Thankfully, it seems that life has a way of connecting such like-minded individuals together.  But what if ‘life’ forgets to connect?  At the beginning of our school year, our Deputy Head of School wanted to initiate a Critical Friends group.  He wanted about 8 or so people who were willing to commit to meeting, discussing, observing, and of coming together with questions about their teaching in order to improve their practice.  For scheduling reasons, this group never took off.  Now, more than ever, I am convinced that this is the type of forum that is beneficial for me as an educator.

One of the key factors that makes a Critical Friends group different from say, a PLN, is that the Critical Friends are all from within your own school. By working collaboratively with the support of the school you are no longer trying out ideas in isolation nor are you swimming alone as you try and navigate new waters of ideas.  In an ASCD article, Deborah Bambino cites four roles of Critical Friends groups:

  • Critical Friends give feedback
  • Critical Friends collaborate
  • Critical Friends find new solutions
  • Critical Friends collaborate

There is a protocol to be followed when being a critical friend.  It can look something like this:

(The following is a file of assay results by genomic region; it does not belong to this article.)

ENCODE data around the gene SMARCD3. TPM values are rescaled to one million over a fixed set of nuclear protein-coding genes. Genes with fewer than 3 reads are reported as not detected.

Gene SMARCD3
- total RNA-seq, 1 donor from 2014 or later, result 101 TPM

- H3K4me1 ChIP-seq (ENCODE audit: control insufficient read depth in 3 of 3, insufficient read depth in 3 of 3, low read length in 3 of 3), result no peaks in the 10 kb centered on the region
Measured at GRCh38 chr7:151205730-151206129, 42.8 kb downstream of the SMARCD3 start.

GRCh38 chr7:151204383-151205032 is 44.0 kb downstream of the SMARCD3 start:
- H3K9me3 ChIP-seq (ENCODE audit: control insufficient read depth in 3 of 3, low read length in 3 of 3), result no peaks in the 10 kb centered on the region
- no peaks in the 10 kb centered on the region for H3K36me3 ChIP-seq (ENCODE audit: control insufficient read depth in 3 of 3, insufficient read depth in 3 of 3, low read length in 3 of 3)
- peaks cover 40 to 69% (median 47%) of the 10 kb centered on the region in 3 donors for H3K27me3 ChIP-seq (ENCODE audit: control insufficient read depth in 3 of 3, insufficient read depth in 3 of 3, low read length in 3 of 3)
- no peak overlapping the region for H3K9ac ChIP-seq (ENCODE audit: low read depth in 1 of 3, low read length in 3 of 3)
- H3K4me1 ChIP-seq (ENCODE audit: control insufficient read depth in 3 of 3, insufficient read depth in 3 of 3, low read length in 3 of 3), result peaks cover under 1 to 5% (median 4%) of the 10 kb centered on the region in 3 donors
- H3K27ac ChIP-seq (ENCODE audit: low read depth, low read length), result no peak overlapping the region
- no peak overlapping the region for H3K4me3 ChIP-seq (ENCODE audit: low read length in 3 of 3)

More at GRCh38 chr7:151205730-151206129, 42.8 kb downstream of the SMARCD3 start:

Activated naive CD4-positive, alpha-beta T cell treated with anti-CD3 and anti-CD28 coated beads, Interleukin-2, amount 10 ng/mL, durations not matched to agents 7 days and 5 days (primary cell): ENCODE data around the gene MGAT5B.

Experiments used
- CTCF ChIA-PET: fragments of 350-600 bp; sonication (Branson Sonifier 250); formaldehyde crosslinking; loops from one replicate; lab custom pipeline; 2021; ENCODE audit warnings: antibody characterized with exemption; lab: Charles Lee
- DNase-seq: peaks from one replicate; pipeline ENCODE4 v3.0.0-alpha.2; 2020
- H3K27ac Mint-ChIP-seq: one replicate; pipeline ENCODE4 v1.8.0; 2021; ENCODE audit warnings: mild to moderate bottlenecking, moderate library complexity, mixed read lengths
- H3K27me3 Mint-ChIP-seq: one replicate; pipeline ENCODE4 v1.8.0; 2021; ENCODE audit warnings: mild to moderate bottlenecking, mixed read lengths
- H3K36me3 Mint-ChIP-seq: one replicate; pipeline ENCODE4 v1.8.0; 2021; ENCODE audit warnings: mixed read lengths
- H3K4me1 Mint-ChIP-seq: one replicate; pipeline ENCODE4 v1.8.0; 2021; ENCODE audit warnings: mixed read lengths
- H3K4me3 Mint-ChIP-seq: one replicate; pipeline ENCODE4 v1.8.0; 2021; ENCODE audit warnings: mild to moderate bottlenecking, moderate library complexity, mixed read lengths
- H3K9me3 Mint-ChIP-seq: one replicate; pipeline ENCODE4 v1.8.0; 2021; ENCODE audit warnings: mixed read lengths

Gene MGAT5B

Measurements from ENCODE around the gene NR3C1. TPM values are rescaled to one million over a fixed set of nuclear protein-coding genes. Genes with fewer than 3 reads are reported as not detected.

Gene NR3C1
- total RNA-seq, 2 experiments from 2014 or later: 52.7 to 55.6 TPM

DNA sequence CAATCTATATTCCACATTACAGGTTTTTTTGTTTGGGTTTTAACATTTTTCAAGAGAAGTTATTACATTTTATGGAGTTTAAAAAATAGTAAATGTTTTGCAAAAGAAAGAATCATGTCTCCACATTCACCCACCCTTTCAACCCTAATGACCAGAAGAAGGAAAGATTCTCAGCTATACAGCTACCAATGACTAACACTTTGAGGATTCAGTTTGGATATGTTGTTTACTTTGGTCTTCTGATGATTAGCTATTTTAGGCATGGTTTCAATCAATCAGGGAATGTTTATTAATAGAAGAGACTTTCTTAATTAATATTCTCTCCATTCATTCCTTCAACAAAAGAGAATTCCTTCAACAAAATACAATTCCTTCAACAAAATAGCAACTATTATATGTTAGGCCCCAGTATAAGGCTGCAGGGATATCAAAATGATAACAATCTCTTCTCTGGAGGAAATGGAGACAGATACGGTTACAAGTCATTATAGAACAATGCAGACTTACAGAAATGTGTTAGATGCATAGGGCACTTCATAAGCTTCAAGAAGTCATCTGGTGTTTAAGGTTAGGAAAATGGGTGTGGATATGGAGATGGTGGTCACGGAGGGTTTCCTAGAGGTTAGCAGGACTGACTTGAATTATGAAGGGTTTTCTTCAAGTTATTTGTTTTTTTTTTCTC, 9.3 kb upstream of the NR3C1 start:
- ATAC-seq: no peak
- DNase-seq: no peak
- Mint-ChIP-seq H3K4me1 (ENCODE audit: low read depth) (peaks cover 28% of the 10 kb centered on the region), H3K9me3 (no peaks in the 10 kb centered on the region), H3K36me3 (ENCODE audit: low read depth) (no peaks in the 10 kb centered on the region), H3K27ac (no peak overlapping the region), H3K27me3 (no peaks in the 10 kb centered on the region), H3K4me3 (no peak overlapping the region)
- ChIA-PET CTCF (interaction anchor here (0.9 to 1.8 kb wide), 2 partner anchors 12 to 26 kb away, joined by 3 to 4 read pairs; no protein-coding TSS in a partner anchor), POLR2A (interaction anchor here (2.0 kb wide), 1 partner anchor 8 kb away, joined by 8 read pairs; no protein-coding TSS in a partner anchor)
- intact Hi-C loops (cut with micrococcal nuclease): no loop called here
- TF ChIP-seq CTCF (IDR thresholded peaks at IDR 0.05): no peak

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If you are interested, here is some further reading on the topic of Critical Friends – and not just for teachers!

A Geometry Inquiry with Attitude

One of my concerns is that math in my classroom is not as inquiry based as I would like it to be.  My students and I just began a unit on Geometry.  I gave the pretest and for the most part, students had a spattering of knowledge and the test was completed with much hair pulling and cries of “Man! I KNOW this….but….I forgot!”.  When we went over the paper, I could see a collective “aha” from the majority of the students as they started to dust off the vocabulary sitting at the back of their minds.  So, what to do?

I did some scouring of the internet and came up with a couple of really interesting reads: Angle Measurement – An Opportunity for Equity, and Inquiry Maths: A Parallel Lines Inquiry.

After reading these articles, the next day my students and I sat with the pretest and pulled the vocabulary from it.  They spent the lesson with math dictionaries, math tools, the Khan Academy, and various math text books from the classroom shelves in order to create an understanding of what these terms meant.  They found all these connections that I wanted them to know but didn’t want to just tell them: that perpendicular lines were also intersecting lines but not all intersecting lines are perpendicular.  Same with equilateral triangles and isosceles triangles (all equilateral triangles are isosceles but all isosceles are not equilateral). Some asked if they could work on their “Math Dictionaries” at home.  Others took screen shots of Khan Academy videos and added their own notes.  I told them they were preparing for an inquiry and they needed to be well equipped!